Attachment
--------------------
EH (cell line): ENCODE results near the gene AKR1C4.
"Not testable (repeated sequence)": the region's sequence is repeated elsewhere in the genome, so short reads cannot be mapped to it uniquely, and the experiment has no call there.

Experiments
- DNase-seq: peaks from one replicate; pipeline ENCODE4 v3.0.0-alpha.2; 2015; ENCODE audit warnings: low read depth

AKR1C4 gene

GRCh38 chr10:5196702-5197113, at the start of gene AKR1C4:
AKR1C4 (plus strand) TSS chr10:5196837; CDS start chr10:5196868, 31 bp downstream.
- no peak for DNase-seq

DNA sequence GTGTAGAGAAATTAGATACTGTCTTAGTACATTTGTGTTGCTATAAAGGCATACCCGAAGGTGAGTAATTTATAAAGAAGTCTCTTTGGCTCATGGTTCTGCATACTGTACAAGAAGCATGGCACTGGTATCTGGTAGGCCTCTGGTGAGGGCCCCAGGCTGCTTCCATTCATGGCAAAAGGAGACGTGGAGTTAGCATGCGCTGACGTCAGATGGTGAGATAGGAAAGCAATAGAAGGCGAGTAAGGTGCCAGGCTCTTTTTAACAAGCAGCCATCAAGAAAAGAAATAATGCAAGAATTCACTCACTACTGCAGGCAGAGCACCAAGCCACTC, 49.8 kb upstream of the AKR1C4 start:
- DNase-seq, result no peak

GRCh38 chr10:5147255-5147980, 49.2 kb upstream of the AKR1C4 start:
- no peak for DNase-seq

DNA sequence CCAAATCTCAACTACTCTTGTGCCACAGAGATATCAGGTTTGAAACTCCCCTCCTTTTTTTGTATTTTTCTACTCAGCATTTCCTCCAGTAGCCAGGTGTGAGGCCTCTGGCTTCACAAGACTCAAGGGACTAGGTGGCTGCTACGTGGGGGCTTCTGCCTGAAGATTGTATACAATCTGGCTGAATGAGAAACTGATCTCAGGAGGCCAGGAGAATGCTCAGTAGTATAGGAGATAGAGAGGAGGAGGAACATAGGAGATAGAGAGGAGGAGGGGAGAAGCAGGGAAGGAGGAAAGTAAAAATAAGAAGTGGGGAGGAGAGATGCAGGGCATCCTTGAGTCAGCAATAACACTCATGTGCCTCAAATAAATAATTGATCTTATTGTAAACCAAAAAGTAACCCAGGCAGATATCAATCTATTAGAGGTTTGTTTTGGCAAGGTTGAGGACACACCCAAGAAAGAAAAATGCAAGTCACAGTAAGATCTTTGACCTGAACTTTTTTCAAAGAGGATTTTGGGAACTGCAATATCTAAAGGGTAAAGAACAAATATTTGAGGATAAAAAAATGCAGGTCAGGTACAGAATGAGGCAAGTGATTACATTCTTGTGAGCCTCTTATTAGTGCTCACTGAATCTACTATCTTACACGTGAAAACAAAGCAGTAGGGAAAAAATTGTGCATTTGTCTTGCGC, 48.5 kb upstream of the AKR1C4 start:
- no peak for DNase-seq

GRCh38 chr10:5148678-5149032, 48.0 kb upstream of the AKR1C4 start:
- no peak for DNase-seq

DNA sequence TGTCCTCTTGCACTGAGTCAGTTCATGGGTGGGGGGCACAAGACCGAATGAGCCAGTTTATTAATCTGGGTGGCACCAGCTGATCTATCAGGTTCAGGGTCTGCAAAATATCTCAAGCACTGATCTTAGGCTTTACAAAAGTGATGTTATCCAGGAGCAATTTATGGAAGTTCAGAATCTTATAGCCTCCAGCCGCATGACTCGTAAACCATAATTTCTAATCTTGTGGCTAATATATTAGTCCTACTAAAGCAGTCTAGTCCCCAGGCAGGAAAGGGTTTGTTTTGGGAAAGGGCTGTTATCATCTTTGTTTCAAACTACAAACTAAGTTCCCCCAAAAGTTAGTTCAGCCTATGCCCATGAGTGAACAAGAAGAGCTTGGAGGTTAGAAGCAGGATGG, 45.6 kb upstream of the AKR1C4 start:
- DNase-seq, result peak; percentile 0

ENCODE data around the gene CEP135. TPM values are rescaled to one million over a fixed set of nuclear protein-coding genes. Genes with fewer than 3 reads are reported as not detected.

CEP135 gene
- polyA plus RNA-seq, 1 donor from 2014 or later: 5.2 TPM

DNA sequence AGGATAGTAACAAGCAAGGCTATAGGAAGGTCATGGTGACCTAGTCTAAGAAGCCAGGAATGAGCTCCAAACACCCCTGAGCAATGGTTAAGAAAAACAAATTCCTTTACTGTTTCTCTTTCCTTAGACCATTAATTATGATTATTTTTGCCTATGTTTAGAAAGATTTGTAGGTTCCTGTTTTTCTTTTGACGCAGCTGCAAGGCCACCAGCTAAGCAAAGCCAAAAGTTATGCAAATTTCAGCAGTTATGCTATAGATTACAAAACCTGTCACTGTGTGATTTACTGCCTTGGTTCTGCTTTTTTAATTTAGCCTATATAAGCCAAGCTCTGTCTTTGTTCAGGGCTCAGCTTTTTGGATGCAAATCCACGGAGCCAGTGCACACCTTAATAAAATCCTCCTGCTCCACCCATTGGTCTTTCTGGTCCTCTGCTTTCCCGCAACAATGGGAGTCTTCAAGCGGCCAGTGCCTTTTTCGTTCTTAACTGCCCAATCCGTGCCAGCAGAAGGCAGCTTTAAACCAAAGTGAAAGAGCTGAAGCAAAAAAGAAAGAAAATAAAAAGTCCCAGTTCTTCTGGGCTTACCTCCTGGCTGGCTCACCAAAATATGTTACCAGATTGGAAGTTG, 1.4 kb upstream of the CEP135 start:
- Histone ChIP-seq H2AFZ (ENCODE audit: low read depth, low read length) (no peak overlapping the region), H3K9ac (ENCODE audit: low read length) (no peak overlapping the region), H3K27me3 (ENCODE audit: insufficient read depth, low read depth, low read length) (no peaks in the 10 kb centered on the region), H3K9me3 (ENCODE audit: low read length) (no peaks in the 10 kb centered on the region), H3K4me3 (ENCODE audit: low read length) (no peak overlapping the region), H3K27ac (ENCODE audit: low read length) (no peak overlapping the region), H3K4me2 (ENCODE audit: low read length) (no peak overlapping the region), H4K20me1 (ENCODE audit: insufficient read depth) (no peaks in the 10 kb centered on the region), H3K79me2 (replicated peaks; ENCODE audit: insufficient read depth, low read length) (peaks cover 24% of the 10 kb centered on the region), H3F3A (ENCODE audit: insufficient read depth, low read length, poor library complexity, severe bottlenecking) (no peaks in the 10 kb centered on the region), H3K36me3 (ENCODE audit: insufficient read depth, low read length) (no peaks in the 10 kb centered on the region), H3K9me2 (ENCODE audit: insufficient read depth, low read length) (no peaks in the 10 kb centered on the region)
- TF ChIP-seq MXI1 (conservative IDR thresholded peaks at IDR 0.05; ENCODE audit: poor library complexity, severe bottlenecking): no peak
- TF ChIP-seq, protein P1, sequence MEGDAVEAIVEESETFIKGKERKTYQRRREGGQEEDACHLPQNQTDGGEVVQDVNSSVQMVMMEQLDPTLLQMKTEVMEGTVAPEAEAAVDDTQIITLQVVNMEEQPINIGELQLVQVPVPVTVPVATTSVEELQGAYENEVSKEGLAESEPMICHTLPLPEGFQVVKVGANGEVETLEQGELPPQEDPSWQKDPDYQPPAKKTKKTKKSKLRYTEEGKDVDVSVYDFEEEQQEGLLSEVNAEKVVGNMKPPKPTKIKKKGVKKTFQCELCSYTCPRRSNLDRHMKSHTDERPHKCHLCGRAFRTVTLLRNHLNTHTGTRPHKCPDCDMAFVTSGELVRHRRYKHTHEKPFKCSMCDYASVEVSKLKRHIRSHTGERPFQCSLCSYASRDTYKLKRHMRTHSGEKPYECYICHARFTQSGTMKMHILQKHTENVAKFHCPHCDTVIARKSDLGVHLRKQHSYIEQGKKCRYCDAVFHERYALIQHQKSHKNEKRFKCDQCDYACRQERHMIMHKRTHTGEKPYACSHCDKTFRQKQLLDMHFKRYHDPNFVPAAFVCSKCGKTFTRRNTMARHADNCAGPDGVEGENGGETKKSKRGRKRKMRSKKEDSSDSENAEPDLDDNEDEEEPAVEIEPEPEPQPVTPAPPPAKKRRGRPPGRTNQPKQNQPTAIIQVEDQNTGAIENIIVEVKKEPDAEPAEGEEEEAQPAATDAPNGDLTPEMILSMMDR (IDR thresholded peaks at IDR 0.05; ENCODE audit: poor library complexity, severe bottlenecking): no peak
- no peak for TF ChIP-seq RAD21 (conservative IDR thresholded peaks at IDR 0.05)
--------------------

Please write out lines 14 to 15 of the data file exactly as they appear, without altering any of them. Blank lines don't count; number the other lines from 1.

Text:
- no peak for DNase-seq

GRCh38 chr10:5148678-5149032, 48.0 kb upstream of the AKR1C4 start: